Laban thinks - along with the rest of the sentient world - that they're inevitable no matter who gets in. Cast your minds back to the last Labour government to hit a really big, global crisis - the 1929-31 MacDonald administration. When the crisis hit then, the options, not mutually exclusive, were
a) come off gold standard. Today’s equivalent - letting the currency fall. This is happening now - but so much manufacturing has been destroyed - more than under Thatcher - that it’s having little effect on our balance of payments. So that weapon is blunted.
b) cut Govt spending. This broke Labour in half and led (via a run on the pound) to the National Government, which did make cuts. No party at the time considered printing money, which is how the current deficits are being funded. Whoever gets in will have to make cuts - the only question is whether we’ll need a sterling collapse/gilts strike to force them (Labour win or perhaps a hung Parliament) or whether they’ll be done straight off (Tory win).
c) introduce tariffs. Not many people know this, but the UK actually weathered the depression relatively well compared to the US. Tariffs plus ‘Imperial Preference’ did a pretty good job, considering. But it’s most unlikely we’ll do tariffs - we’re in the EU so we can’t, Labour are just as 'free' market as the Tories - and anyway, no Empire, and no ’sterling currency area’.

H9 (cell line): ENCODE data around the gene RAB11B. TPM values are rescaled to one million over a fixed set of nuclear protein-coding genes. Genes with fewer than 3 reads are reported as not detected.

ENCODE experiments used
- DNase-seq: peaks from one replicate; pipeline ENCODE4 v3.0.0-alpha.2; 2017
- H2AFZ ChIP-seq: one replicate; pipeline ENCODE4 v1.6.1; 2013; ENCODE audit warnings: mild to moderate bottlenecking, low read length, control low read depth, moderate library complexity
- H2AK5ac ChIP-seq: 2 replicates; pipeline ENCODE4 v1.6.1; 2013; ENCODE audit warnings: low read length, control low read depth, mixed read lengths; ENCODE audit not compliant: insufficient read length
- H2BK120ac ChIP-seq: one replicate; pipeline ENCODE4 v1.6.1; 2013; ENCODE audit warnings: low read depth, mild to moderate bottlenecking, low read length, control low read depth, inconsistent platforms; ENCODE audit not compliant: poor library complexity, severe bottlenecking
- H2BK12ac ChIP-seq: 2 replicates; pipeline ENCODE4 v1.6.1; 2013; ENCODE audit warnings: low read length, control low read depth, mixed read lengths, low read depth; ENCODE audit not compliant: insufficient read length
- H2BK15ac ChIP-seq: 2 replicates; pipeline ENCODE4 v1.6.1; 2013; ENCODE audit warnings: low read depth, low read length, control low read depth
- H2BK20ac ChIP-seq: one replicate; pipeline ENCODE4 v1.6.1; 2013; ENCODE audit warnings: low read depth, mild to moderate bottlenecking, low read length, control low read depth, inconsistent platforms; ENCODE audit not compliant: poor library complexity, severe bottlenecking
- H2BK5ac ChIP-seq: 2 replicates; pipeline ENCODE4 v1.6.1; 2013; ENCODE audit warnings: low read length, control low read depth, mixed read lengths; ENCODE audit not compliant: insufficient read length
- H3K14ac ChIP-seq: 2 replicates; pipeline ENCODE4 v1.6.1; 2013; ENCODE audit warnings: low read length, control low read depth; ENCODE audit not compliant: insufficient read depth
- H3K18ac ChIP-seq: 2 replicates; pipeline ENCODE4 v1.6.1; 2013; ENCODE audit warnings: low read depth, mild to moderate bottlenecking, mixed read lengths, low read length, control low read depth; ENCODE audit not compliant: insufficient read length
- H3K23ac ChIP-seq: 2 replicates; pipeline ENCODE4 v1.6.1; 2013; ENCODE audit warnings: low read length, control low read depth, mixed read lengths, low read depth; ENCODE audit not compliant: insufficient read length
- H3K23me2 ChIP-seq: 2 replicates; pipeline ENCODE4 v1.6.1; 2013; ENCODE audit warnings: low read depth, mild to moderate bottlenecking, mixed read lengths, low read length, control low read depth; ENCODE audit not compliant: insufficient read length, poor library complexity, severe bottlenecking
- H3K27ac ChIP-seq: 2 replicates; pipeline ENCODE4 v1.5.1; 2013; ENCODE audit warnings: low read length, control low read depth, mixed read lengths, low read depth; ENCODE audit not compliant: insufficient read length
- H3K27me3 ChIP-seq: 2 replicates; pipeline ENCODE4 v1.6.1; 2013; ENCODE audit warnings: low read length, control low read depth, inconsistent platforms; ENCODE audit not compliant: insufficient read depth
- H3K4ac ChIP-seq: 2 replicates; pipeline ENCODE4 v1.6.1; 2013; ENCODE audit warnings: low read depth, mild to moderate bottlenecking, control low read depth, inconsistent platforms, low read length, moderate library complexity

So we did all 3 in the 30s - and while it was bad, it could have been worse.
But now ? Cuts are the only option. We have no other choices bar the Weimar/Zimbabwe route.
Be great if it were otherwise and we could trade our way out of recession, selling our world-class machine tools to China and our hi-tech medical diagnostic equipment worldwide. (Joke).
But we don’t make things any more to trade with* !
* of course that's not strictly true. Exports are rising - it's just that imports are rising faster. But what manufacturing we do have is now mostly foreign-owned. See what happened to the steelworks at Teeside last week to realise what that means when times are tough. Indeed apart from Rolls Royce, the only hi-tech major industries that ain't been flogged yet are some of the defence industries - which are likely to be hit by government cuts. Personally I'd sack all the social workers and probation officers before cutting a single hi-tech job - they can retrain as prison officers for the massive expansion. I can dream...